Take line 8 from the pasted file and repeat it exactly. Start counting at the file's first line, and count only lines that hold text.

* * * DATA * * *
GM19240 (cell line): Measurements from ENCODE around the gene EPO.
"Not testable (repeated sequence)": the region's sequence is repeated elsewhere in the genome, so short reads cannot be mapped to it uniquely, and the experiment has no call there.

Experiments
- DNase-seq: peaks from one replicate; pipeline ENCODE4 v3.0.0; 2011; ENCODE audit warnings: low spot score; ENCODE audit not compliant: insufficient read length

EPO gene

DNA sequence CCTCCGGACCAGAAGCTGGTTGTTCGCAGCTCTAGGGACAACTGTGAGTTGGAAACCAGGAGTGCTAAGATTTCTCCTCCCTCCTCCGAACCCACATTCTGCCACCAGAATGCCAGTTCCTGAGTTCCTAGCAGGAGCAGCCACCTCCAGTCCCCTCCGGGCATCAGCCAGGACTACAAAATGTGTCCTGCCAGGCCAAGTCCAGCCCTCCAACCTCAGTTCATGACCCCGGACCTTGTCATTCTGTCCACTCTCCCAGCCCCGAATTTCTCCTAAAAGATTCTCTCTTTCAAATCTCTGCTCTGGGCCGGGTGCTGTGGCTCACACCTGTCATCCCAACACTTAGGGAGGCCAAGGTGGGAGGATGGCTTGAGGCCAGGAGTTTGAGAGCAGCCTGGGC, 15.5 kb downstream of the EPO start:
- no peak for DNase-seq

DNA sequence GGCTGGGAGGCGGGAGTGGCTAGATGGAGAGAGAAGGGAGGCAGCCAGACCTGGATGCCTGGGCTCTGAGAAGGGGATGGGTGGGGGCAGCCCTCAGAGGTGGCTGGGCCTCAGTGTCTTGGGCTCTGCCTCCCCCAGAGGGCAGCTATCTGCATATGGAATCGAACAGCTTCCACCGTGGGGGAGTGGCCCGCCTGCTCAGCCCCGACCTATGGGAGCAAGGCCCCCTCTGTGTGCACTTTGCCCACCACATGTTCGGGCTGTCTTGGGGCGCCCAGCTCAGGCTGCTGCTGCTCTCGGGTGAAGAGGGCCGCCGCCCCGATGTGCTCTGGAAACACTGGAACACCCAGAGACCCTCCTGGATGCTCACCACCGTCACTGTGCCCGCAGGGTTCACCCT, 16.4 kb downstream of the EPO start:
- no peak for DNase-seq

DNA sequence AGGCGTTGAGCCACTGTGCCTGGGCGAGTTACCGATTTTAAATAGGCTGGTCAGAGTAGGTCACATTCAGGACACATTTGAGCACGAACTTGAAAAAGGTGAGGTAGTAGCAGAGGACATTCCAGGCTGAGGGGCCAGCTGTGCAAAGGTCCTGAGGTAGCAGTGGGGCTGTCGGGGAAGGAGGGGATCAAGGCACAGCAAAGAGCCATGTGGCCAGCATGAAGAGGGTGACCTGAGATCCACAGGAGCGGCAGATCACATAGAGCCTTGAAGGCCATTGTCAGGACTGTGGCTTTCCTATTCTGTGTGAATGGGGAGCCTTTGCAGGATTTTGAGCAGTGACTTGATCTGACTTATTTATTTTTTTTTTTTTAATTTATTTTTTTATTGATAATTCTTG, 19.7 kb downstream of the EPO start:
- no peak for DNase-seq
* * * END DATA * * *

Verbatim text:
DNA sequence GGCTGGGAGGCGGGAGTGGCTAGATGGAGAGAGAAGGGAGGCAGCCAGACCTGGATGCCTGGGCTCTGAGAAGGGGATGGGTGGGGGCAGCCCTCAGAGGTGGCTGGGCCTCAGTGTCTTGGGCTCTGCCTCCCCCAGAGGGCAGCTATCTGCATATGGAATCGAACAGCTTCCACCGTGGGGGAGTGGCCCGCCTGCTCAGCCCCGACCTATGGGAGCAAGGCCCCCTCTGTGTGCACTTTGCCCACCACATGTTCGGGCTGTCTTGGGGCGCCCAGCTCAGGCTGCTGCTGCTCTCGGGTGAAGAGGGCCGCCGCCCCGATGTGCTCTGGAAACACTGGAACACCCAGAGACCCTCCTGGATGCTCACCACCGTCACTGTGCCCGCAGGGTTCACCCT, 16.4 kb downstream of the EPO start: